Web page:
search
Archaeology Magazine

A publication of the Archaeological Institute of America

archaeology
subscribe
Special Introductory Offer!

Temple Dedicated to Xipe Totec Discovered in Central Mexico

Thursday, January 3, 2019

Xipe Totec statuesMEXICO CITY, MEXICO—According to a BBC News report, a temple dedicated to the god Xipe Totec has been discovered in central Mexico at the site of Ndachjian-Tehuacan by a team of National Institute of Anthropology and History archaeologists. Xipe Totec, god of fertility and regeneration, is usually depicted wearing sandals, a loincloth, and the skin of a sacrificed human. The site is thought to have been constructed by the Popolocas between A.D. 1000 and 1260, before they were conquered by the Aztecs. Worship of Xipe Totec later spread throughout Mesoamerica. Accounts of rituals dedicated to the god suggest people were sacrificed through combat or shot with arrows on one platform, and then skinned on another platform, which conforms to the layout of the newly discovered temple. Priests are then said to have worn the skins in rituals. Sculptures found in the temple include two large skull-like figures carved from imported volcanic stone, and a torso measuring about 31 inches long. A right hand is shown hanging from the figure’s left arm, perhaps representing the skin of a sacrificed person. The written sources also say a green stone would have been placed in a hole in the statue’s belly during ceremonies. To read in-depth about archaeology in Mexico City, go to “Under Mexico City.”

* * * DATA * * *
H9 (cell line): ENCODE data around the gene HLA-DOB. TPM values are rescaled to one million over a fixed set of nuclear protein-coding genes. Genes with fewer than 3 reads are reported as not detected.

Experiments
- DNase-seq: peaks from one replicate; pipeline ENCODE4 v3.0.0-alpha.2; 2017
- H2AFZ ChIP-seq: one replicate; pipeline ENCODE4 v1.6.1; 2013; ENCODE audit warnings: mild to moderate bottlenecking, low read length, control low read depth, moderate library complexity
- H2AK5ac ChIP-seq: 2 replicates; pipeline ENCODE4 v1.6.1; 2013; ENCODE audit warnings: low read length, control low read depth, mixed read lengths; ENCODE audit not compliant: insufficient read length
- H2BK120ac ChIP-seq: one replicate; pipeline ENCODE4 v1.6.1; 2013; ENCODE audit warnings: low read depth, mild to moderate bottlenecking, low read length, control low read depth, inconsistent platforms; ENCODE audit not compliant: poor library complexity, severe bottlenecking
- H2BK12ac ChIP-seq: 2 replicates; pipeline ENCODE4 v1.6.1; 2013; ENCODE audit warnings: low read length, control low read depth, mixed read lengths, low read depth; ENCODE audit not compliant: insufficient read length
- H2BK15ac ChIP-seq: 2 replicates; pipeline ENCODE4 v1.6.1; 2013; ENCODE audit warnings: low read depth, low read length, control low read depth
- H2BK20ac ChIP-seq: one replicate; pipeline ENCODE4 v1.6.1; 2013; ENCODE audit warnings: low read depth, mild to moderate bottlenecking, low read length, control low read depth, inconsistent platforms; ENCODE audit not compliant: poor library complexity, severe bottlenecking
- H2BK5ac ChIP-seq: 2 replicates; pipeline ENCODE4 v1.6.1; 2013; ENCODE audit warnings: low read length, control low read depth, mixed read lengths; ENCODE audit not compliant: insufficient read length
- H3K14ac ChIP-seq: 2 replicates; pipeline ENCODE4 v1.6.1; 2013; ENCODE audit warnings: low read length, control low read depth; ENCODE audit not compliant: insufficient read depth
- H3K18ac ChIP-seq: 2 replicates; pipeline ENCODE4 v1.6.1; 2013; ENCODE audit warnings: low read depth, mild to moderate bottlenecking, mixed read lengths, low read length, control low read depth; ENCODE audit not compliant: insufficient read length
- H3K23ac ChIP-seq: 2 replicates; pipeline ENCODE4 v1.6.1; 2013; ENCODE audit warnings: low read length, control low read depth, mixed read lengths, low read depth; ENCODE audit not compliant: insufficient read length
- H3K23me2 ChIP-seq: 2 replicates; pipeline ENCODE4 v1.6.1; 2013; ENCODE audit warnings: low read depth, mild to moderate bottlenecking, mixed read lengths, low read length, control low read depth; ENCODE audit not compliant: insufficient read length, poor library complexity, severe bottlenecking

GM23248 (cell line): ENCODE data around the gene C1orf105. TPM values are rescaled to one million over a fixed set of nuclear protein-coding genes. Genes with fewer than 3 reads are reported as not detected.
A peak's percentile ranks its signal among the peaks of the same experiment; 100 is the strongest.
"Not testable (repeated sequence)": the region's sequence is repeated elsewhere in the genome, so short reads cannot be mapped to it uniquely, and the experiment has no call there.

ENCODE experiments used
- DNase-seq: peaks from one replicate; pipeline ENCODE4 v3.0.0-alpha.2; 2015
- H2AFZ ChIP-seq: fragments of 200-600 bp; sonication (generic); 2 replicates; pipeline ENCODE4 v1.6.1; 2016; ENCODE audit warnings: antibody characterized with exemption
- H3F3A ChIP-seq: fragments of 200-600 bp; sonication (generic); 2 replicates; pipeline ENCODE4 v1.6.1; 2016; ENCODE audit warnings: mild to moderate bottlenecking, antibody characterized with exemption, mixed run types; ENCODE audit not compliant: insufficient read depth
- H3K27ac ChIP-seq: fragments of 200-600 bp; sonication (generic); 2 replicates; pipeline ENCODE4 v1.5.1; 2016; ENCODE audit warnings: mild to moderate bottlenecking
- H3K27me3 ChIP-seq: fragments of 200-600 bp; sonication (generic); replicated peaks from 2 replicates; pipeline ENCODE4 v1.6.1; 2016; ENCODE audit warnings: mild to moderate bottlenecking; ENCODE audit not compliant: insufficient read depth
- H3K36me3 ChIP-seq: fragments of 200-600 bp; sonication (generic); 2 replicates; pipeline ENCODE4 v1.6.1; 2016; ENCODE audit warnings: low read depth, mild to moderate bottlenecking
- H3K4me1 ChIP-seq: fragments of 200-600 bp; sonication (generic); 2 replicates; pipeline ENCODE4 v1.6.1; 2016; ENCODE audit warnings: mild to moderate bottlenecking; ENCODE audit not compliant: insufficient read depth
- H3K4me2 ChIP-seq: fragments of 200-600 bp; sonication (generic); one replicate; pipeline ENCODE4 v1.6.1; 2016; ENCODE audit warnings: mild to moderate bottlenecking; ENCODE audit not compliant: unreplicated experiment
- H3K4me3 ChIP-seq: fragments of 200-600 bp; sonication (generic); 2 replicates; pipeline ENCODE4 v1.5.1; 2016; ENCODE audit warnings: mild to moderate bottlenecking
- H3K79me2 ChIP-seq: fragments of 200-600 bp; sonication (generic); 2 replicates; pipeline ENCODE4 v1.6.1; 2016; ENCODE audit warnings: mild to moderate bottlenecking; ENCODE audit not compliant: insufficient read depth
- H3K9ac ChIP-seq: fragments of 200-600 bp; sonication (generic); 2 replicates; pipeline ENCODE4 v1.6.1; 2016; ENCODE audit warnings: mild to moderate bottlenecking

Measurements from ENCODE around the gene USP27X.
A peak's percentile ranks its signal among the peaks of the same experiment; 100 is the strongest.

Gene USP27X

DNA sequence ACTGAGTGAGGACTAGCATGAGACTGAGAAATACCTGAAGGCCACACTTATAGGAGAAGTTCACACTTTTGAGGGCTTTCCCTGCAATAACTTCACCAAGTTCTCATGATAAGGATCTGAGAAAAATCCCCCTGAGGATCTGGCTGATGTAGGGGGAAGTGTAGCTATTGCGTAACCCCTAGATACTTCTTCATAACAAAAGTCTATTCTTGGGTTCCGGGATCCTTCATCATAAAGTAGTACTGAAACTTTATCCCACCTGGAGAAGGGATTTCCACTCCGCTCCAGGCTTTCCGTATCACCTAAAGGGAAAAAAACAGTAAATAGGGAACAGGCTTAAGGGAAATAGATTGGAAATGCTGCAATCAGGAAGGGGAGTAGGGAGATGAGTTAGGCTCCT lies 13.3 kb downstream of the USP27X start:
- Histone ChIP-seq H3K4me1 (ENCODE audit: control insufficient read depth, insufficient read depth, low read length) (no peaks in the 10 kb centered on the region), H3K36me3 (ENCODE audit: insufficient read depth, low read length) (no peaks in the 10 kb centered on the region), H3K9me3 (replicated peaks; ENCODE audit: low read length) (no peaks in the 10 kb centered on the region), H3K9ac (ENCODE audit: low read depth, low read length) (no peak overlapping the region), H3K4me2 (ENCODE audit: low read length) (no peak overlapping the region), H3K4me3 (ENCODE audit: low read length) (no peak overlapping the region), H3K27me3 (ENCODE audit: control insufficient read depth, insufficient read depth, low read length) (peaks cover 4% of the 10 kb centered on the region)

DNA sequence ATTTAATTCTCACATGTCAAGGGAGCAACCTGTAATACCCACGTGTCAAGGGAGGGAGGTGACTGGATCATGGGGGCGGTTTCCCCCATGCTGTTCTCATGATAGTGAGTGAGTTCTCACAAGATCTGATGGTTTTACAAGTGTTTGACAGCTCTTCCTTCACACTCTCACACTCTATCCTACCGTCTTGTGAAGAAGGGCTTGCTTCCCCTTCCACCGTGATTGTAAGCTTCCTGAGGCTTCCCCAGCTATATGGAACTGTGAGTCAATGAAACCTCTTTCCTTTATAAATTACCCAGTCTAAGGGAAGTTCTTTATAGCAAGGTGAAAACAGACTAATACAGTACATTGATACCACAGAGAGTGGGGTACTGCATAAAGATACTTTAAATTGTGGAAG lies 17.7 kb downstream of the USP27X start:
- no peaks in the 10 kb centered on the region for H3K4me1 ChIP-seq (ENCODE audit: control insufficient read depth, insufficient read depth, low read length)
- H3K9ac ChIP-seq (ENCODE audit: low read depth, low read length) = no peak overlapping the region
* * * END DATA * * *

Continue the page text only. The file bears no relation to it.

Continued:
Advertisement

Advertisement


Advertisement